When the small, air-filled cavities that are in the area in the bulge of the skull behind the ear develop a bacterial infection, this is known as mastoiditis. This is usually the result of an ear infection that has spread to the mucus membrane around the mastoid process, eventually reaching the bone itself.
If the infection is not treated and continues to spread, it can possibly destroy the delicate areas of the mastoid. If left untreated, the patient can lose his or her hearing and the bone in the skull can become destroyed.
This condition most typically affects children. In fact, before the introduction of antibiotics, mastoiditis was a common cause of death in children. In today’s advanced medical arena, the prospect for a complete and full recovery is great, if treatment is initiated in its early stages.
Left untreated, mastoiditis can lead to more serious health risks, such as meningitis, paralysis of the face and brain abscess, in addition to the aforementioned hearing loss and bone destruction.
The causes of mastoiditis can be a result of pneumococcus, Hemophilus influenzae, beta-hemolytic, streptococci, staphylococci, and gram-negative organisms. However, the most common cause of mastoiditis results in complications of chronic otitis media, which is an ear infection.
When mastoiditis is present, certain symptoms may be prevalent. These include a dull ache and tenderness around the mastoid process area. A low grade fever may develop. The patient may have a thick discharge that over time becomes more pronounced. The auricle may be pushed out from the head. The patient may notice a hearing loss and there could exist swelling of the tympanic membrane.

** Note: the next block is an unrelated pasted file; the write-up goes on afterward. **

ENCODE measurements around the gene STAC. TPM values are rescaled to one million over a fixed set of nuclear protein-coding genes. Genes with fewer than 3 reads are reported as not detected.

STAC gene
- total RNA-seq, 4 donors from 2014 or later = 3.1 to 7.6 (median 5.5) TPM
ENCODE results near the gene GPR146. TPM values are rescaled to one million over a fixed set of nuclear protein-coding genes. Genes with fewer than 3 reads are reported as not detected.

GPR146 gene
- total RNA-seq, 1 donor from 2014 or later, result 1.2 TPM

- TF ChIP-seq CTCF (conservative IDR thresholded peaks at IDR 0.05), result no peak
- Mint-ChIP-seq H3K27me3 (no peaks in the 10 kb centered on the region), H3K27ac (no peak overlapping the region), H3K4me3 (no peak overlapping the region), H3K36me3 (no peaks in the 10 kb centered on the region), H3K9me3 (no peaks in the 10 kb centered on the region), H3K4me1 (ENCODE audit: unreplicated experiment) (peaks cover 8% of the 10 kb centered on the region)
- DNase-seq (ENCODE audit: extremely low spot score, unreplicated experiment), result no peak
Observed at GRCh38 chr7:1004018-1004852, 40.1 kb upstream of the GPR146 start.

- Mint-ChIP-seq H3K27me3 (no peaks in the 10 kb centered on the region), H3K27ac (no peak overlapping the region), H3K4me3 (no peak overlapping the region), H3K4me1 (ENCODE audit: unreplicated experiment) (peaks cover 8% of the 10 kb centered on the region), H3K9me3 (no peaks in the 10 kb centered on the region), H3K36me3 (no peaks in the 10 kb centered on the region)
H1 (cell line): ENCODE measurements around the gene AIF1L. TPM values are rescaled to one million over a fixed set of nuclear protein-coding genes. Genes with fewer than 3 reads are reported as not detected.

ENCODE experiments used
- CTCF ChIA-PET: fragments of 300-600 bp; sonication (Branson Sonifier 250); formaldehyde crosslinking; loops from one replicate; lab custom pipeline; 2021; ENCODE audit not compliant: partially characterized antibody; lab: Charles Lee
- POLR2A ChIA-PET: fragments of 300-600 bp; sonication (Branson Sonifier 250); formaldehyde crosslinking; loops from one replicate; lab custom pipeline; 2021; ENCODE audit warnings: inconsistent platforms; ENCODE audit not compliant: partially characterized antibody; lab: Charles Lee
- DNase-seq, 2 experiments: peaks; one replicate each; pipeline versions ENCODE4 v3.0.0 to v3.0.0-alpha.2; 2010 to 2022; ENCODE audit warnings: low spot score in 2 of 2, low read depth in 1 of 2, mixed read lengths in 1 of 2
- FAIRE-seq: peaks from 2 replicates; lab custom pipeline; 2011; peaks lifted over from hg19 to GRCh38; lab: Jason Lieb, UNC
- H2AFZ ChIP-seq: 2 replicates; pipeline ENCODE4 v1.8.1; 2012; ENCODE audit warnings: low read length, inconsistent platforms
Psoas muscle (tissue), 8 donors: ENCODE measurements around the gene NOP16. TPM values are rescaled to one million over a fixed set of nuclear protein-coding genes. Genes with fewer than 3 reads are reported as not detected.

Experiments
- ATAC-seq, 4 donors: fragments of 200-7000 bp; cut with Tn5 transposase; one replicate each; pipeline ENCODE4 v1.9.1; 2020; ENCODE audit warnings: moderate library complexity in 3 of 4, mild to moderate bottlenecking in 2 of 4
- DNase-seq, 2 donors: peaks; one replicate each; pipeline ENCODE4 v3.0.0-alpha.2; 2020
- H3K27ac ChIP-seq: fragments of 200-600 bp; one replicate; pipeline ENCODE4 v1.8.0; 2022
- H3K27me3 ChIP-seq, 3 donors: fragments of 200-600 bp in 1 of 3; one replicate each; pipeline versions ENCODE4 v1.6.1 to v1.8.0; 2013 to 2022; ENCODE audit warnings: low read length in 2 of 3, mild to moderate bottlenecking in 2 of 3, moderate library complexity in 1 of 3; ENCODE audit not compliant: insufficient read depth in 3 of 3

To treat mastoiditis, the physician will most likely introduce intravenous or intramuscular antibiotic therapy. If the damage to the bone is slight, fluid may be drained from the area and used as a specimen for culture and sensitivity testing.
If the condition occurs frequently, a simple mastoidectomy may be performed. This surgical procedure involves removing the affected bone and cleaning the affected area. Then, a drain is inserted.
If the area is chronically inflamed, the mastoid bone will require a radical mastoidectomy, which involves the removal of the posterior wall of the ear canal, the remains of the tympanic membrane, and the malleus and incus. However, most of these bones have probably been destroyed prior to surgical intervention. Such a procedure should not greatly affect the patient’s hearing, as most of the hearing loss would most likely have occurred prior to the procedure.
The patient will have to undergo antibiotic therapy post-surgery for several weeks.
(Information for this article was obtained at http://www.healthscout.com/ency/68/483/main.html)